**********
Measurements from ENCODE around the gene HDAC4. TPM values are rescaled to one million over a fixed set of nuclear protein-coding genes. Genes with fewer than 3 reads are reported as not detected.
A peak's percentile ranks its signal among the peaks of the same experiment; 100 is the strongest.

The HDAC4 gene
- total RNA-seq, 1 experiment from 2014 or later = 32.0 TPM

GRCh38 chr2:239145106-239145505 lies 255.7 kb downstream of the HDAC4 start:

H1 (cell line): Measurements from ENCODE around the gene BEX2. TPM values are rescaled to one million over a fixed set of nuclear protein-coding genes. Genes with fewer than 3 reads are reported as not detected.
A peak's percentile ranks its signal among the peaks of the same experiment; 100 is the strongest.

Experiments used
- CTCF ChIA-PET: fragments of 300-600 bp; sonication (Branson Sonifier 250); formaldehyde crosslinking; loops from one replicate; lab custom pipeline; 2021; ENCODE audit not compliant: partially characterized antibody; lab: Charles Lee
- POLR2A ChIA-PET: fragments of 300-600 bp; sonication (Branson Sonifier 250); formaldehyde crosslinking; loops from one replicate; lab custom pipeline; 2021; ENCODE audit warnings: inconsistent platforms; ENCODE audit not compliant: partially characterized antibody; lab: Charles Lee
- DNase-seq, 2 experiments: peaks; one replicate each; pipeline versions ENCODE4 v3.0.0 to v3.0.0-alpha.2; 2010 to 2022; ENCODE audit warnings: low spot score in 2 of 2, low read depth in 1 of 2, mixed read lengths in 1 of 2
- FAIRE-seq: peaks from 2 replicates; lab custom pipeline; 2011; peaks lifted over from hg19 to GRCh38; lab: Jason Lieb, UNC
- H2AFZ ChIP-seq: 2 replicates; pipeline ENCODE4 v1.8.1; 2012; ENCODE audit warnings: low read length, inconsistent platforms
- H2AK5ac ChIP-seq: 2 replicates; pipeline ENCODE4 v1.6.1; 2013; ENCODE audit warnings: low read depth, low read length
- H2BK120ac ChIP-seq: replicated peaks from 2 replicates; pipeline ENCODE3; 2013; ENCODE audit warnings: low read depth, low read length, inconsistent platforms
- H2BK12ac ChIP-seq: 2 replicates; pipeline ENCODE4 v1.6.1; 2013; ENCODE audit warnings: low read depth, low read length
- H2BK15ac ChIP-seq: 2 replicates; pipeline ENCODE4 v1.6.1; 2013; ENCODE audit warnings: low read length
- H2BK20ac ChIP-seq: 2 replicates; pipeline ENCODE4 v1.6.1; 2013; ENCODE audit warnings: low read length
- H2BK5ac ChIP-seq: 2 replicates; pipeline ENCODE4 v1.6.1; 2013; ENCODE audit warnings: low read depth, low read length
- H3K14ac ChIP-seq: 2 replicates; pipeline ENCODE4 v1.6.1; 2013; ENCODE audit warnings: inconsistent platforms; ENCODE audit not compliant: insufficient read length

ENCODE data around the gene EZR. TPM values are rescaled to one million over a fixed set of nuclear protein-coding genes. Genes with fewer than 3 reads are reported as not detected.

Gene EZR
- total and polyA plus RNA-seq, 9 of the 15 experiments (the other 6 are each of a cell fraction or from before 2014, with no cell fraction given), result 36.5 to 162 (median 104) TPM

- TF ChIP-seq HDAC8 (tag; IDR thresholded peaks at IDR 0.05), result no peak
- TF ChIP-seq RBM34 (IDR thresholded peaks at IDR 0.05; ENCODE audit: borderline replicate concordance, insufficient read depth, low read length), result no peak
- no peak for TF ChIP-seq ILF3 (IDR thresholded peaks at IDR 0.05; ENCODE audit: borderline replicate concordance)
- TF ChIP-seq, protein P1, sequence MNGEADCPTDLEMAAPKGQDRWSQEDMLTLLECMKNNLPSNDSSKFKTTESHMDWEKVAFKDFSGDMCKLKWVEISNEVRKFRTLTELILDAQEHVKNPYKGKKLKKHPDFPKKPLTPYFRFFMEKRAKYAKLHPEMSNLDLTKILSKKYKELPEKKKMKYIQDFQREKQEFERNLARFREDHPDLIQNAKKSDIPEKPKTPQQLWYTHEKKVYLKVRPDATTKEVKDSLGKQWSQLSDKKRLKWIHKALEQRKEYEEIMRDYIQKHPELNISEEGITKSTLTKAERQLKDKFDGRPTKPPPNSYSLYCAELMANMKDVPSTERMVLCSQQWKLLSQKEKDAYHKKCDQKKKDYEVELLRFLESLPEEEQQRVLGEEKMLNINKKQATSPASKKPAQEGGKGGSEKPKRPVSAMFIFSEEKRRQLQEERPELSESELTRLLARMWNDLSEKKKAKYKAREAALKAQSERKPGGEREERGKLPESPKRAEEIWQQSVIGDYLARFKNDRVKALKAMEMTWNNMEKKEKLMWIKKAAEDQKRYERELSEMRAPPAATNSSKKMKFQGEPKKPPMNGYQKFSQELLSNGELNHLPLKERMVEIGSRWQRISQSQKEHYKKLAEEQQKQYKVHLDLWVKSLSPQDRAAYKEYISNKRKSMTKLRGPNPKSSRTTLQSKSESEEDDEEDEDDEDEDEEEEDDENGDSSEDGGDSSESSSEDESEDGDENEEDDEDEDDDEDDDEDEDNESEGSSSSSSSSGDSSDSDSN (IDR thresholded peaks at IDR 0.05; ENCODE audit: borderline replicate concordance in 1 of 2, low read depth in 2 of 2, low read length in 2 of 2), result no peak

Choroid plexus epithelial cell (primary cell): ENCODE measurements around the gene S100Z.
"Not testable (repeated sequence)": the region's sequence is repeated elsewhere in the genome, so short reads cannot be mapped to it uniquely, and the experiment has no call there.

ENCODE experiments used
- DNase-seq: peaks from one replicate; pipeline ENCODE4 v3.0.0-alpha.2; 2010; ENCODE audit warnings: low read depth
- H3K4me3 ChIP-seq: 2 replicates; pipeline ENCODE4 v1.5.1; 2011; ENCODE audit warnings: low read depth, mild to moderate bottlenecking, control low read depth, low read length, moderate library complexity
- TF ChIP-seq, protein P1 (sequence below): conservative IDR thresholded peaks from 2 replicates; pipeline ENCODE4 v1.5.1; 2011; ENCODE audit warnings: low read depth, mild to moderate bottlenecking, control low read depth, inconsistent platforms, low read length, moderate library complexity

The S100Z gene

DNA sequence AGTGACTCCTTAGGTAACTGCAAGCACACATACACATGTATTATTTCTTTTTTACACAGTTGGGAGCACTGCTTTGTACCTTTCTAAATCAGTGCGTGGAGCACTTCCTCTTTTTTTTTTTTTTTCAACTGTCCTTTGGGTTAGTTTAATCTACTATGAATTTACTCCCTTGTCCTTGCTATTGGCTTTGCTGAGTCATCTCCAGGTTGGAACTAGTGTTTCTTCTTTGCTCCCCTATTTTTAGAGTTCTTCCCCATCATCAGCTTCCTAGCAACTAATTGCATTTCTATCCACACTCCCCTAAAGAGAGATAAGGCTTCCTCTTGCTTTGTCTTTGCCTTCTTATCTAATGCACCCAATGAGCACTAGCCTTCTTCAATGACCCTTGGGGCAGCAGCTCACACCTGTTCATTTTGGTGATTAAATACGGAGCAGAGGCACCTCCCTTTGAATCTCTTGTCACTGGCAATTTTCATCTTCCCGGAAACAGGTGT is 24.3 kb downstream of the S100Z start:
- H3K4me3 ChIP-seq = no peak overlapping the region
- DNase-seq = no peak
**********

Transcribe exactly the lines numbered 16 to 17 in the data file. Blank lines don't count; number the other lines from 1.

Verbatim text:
- H2BK12ac ChIP-seq: 2 replicates; pipeline ENCODE4 v1.6.1; 2013; ENCODE audit warnings: low read depth, low read length
- H2BK15ac ChIP-seq: 2 replicates; pipeline ENCODE4 v1.6.1; 2013; ENCODE audit warnings: low read length